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Film Reviews | Regular Feature Film Reviews Bridget Jones's Diary In Helen Fielding's recent novel Bridget Jones: The Edge ofReason, the sequel to her chart-topping Bridget Jones's Diary, a benign alignment of stars lands the titular heroine an interview with Colin Firth, a.k.a. "Mr. Darcy." Like the majority of the British public, Bridget knows Firth best for his embodiment of Mr. Darcy in BBC's latest televised version of Pride and Prejudice . As she questions the actor, Bridget cannot stop mentally replaying the famous, or infamous, scene where Darcy emerges from a plunge in a lake with a wet white shirt clinging to his semi-exposed torso. It is not surprising that Mr. Darcy's physical presence makes a strong impression on Bridget, considering the prominence given to the character in BBC's adaptation. Significantly, Darcy appears in the very first scene of the series and remains a dominant presence throughout. He rides horses, he hunts, he practices swordplay , he dances, he swims, and, more dramatically, he straggles visibly with the power of his passion for Elizabeth. In a bold effort to purge his love, Darcy throws himself into a fencing lesson , declaring to the viewer, "I will conquerthis." Afterthis sweaty and distraught episode, he rides his horse across the open fields towards Pemberley. As he enters the grounds of his estate, he stops by the lake and dismounts. He then proceeds to strip down to a white shirt and trousers. In a final effort to subdue his emotions , he dives headfirst into the lake. This scene strongly conveys the heightened emotion and physicality of Darcy within the BBC adaptation. As a book and as a film, Bridget Jones's Diary builds on this emotionally turbulent representation ofDarcy. While the diary consciously adapts plot elements and relationship dynamics from Pride andPrejudice, the only character to bear a name from Austen's novel is Darcy, although he has the modern first name of Mark. The hero's name casts the diary as a modernization oíPride and Prejudice, a self-reflective tendency that repeats throughout its entries. One of the more telling incidents is when Bridget discusses television adaptations of famous literary works with colleagues . While most ofher co-workers lament the fact that a "whole generation ofpeople only get to know great works ofliterature— Austen, Eliot, Dickens, Shakespeare, and so on—through television ," Bridget stands up for popular culture and is seconded by Mark Darcy (86). This conversation highlights Bridget's tendency to identify more strongly with representatives of popular, and largely visual, culture than she does with classic literature. Fielding's novel clearly conveys that Bridget's interest in Pride and Prejudice stems from her interest in Colin Firth, due to the influence of the BBC miniseries. This influence carries over to the portrayal ofthe character ofMark Darcy in both the book and the film. References to the character and the BBC miniseries surface throughout Bridget's diary entries. One of the most memorable appears after she reads in a newspaper about Darcy and Elizabeth's—or rather, Jennifer EhIe and Colin Filth's—off-screen affair. She reports feeling "disoriented and worried, for surely Mr. Darcy would never do anything so vain and frivolous as be an actor and yet Mr. Darcy is an actor. Hmmm . . . confusing" (216). The film version of Bridget's diary confuses the issue even further by casting Colin Firth as Mark Darcy. Firth's emotional portrayal of Mr. Darcy in the BBC miniseries directly influences his passionate depiction of Mark Darcy in Bridget Jones's Diary. Bridget's diary begins at the turn ofthe year and highlights her new year's resolutions. The most interesting of these involve her goals for what she wants in a man. She declares that she is going to find a sensible and responsible boyfriend, while avoiding any men who are "alcoholics, commitment phobies, emotional fuckwits, or perverts" (2). However, viewers of the film quickly realize that Bridget is much more attracted to these types of men than she is to sensible and reliable ones. This tension between Bridget's ideals and desires finds articulation in the love triangle ofthe film. She eventually...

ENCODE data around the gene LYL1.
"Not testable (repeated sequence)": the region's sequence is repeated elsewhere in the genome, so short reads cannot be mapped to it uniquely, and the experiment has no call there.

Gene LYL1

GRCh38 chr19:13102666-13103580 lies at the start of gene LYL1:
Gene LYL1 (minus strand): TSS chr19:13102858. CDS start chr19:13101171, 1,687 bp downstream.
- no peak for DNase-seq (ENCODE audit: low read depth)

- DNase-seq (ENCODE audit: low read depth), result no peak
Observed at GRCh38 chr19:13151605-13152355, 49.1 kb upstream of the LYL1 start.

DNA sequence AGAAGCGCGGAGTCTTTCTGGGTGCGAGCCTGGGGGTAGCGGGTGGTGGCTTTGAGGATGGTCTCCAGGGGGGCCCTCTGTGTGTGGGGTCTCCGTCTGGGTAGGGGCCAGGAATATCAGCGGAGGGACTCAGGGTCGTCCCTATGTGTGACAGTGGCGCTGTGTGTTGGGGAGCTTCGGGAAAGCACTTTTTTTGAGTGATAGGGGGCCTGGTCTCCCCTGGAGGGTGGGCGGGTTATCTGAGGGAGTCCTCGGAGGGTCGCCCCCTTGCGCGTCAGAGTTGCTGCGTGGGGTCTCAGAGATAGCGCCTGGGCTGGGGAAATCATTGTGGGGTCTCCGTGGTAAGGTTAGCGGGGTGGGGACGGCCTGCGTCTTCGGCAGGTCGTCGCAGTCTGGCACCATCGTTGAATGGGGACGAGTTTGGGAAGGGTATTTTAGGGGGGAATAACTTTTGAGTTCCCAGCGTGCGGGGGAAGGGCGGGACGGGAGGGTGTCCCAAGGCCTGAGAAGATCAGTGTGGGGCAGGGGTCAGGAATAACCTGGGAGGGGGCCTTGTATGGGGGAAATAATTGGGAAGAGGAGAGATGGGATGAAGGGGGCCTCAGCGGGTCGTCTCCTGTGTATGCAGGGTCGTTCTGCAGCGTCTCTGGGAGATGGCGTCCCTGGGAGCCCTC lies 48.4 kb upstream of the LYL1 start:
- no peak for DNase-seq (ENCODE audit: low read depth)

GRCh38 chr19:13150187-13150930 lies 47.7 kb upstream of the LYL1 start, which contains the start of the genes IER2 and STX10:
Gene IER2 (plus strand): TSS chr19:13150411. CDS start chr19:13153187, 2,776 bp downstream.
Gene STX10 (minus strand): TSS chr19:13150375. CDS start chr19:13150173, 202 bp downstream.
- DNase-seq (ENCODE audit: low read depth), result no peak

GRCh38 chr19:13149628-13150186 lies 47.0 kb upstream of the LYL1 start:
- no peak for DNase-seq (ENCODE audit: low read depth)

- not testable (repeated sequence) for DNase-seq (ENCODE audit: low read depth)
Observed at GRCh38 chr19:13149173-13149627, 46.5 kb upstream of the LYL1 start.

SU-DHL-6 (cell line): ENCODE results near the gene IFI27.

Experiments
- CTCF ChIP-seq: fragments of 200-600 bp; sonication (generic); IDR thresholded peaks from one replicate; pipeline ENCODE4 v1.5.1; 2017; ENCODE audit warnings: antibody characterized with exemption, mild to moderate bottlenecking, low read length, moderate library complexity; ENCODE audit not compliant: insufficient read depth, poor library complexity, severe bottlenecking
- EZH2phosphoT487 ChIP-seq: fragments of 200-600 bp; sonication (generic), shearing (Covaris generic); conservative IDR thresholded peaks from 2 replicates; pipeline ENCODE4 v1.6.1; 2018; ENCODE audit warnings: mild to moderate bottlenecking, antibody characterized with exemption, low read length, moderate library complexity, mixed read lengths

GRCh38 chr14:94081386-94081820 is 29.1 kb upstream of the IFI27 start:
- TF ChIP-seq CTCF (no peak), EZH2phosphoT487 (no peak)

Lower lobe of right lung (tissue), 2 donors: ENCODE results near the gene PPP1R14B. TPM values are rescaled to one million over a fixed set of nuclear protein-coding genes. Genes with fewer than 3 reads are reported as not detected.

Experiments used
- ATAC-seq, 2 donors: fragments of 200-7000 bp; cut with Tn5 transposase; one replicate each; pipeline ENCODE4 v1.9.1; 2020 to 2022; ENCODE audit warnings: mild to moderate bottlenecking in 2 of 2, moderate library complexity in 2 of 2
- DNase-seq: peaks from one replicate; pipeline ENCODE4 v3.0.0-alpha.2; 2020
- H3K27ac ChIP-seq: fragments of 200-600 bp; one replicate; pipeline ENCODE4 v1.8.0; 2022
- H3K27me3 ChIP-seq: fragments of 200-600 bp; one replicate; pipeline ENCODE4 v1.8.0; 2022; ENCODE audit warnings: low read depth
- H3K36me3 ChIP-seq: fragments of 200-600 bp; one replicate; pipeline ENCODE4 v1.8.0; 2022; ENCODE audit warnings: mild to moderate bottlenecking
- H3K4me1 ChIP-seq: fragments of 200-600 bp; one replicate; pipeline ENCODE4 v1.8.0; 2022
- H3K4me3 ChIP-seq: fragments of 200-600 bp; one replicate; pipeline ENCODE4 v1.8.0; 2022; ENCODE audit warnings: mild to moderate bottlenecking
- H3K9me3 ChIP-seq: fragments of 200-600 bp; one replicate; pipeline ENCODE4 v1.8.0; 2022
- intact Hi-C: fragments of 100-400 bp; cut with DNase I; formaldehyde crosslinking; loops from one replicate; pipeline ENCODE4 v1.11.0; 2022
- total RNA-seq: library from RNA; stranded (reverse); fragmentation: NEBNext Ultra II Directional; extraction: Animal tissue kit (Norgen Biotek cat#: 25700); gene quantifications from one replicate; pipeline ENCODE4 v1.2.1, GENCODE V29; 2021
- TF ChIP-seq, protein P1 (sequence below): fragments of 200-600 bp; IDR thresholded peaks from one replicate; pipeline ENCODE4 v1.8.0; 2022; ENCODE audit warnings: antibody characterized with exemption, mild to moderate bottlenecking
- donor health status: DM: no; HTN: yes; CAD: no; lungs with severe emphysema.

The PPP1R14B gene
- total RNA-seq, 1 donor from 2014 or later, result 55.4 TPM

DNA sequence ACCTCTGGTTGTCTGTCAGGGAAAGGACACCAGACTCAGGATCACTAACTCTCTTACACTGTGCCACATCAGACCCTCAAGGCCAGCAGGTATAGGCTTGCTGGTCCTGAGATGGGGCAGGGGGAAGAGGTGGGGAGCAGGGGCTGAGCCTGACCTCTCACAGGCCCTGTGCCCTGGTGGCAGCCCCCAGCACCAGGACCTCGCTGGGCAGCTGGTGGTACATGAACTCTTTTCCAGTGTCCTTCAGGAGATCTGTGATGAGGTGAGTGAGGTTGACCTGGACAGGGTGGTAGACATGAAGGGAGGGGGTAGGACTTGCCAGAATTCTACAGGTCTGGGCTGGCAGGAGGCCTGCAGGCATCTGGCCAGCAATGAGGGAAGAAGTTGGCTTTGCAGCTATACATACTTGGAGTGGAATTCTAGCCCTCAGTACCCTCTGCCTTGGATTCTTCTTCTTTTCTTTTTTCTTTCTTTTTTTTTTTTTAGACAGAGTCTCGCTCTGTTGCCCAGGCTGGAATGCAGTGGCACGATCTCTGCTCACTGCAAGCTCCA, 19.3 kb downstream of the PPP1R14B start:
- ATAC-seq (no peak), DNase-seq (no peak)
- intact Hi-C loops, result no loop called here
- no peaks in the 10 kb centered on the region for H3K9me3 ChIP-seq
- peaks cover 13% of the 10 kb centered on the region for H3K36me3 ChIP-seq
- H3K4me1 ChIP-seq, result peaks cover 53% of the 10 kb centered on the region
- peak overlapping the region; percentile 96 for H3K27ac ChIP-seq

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pp. 64-65
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